Mike do you think things are still in major flux and pretty soon all city + keyword combos will generate localMerge type listings, instead of some still showing old 3 and 7 pack formats?

    Do you think they are still testing or this just has not fully rolled out yet?

  14. Mike do you think things are still in major flux and pretty soon all city + keyword combos will generate localMerge type listings, instead of some still showing old 3 and 7 pack formats?

    Do you think they are still testing or this just has not fully rolled out yet?

    I have no idea and have also been trying to get a handle on the results. One thought I had is to use AWR to look at AOL as a relatively “pure” view of organic results and a more likely position in the new serps.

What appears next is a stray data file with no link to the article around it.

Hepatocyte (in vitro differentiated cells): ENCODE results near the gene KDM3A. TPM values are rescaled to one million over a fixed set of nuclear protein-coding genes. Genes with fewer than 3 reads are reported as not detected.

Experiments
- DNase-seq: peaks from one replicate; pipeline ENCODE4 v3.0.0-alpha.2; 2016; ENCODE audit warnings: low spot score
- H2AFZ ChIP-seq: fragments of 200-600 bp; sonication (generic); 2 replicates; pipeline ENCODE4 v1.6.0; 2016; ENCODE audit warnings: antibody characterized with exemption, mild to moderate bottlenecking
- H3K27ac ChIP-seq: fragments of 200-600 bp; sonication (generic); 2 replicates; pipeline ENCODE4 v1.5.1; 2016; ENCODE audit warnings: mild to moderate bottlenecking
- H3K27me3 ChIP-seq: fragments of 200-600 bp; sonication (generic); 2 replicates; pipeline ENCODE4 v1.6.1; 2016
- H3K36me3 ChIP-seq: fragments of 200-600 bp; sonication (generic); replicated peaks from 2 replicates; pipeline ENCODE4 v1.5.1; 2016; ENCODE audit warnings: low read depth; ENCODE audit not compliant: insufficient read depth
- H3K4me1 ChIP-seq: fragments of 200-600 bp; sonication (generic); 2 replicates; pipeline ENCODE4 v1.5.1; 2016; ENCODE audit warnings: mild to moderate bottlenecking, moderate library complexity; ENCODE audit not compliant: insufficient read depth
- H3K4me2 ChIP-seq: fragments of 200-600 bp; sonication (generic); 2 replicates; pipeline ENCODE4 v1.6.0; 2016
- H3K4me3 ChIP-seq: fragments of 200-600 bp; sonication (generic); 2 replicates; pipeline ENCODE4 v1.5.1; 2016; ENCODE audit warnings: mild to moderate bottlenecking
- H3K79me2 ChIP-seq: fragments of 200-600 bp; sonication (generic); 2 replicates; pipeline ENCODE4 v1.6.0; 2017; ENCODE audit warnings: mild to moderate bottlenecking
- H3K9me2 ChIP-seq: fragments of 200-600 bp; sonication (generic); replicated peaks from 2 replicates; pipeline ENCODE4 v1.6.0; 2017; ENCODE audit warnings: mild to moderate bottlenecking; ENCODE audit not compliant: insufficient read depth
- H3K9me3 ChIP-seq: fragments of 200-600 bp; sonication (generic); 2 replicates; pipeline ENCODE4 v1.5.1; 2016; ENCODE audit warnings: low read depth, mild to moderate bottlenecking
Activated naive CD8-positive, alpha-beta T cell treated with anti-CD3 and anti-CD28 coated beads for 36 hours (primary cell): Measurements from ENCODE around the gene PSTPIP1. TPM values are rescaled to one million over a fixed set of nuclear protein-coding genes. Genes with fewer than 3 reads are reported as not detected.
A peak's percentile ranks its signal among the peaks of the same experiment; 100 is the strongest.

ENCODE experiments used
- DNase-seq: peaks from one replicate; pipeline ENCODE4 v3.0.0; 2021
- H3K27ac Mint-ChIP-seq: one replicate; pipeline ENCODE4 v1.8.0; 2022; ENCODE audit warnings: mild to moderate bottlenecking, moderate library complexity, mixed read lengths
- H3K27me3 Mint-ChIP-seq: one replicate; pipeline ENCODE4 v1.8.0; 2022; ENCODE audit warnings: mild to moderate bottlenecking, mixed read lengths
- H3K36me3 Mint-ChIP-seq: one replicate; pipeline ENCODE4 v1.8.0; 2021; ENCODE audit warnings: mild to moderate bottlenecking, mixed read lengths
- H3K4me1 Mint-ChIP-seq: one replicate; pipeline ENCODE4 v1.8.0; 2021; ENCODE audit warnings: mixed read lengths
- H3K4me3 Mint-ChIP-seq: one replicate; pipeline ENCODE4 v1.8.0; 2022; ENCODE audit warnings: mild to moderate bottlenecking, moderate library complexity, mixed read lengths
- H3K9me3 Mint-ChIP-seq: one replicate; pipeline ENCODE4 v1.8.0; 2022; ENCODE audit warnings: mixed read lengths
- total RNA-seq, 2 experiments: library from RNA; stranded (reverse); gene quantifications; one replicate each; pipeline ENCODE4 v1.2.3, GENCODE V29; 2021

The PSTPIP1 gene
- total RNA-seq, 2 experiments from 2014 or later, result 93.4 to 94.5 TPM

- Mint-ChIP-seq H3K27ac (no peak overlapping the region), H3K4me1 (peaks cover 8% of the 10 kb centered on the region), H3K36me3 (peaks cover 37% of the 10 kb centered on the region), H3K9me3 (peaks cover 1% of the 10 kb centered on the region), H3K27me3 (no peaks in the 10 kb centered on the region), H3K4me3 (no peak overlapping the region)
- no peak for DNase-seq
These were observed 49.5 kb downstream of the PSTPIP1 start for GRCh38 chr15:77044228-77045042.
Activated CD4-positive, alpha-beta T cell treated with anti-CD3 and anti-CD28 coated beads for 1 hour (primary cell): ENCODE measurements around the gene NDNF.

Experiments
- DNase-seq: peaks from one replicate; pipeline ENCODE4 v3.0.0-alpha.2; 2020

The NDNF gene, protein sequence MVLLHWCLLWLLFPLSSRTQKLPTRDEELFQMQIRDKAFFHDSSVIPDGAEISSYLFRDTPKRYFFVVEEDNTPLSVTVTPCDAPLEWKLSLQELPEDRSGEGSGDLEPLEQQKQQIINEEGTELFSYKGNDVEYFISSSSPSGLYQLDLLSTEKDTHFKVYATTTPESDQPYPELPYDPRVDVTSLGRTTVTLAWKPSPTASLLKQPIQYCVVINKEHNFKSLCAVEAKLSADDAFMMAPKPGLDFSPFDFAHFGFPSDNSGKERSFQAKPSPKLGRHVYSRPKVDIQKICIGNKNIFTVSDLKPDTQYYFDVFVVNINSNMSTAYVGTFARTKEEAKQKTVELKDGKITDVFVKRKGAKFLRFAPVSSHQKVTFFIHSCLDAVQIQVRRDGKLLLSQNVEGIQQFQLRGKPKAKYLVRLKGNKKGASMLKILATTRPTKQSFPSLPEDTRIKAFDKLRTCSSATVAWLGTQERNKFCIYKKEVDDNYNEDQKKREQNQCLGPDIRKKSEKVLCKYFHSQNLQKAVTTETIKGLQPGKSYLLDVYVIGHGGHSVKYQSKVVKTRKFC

15. You can also use http://www.squirrelnet.com safe search for a quickie analysis. It still shows the old organic results and if you match with the new layout results order, they are almost identical.

    OR this will show the original (old style) rankings too.

    The 2 options above from my testing show the same thing – the old organic rankings. So are handy for comparative testing.

    However still trying to nail down for sure why some of the “old” organic listings that rank high are skipped in the new layout and algo even if they have Place pages. Have it almost figured out, but some inconsistencies remain.

  16. Mike,

    I’ve been doing Places and organic SEO for all of my clients, so for their city terms, they’ve done great with this change.

    However, for some clients, I also got them ranked in surrounding cities, organically, and that has been a disaster.